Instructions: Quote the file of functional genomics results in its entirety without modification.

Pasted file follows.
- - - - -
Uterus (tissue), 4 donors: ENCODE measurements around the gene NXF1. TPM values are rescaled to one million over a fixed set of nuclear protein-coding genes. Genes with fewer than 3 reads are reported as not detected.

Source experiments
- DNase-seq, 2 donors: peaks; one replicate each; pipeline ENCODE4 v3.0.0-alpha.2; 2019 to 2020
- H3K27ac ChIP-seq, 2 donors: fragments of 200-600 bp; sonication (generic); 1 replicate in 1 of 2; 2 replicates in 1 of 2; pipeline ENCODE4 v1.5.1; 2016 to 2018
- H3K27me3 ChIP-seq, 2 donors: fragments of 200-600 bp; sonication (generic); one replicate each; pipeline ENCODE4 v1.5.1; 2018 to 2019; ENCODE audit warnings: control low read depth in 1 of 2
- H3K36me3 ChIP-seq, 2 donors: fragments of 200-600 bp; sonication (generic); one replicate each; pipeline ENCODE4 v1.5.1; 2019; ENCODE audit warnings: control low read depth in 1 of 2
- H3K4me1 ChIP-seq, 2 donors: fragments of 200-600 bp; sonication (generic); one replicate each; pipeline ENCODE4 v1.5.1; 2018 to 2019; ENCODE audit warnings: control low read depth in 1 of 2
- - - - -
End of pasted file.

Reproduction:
Uterus (tissue), 4 donors: ENCODE measurements around the gene NXF1. TPM values are rescaled to one million over a fixed set of nuclear protein-coding genes. Genes with fewer than 3 reads are reported as not detected.

Source experiments
- DNase-seq, 2 donors: peaks; one replicate each; pipeline ENCODE4 v3.0.0-alpha.2; 2019 to 2020
- H3K27ac ChIP-seq, 2 donors: fragments of 200-600 bp; sonication (generic); 1 replicate in 1 of 2; 2 replicates in 1 of 2; pipeline ENCODE4 v1.5.1; 2016 to 2018
- H3K27me3 ChIP-seq, 2 donors: fragments of 200-600 bp; sonication (generic); one replicate each; pipeline ENCODE4 v1.5.1; 2018 to 2019; ENCODE audit warnings: control low read depth in 1 of 2
- H3K36me3 ChIP-seq, 2 donors: fragments of 200-600 bp; sonication (generic); one replicate each; pipeline ENCODE4 v1.5.1; 2019; ENCODE audit warnings: control low read depth in 1 of 2
- H3K4me1 ChIP-seq, 2 donors: fragments of 200-600 bp; sonication (generic); one replicate each; pipeline ENCODE4 v1.5.1; 2018 to 2019; ENCODE audit warnings: control low read depth in 1 of 2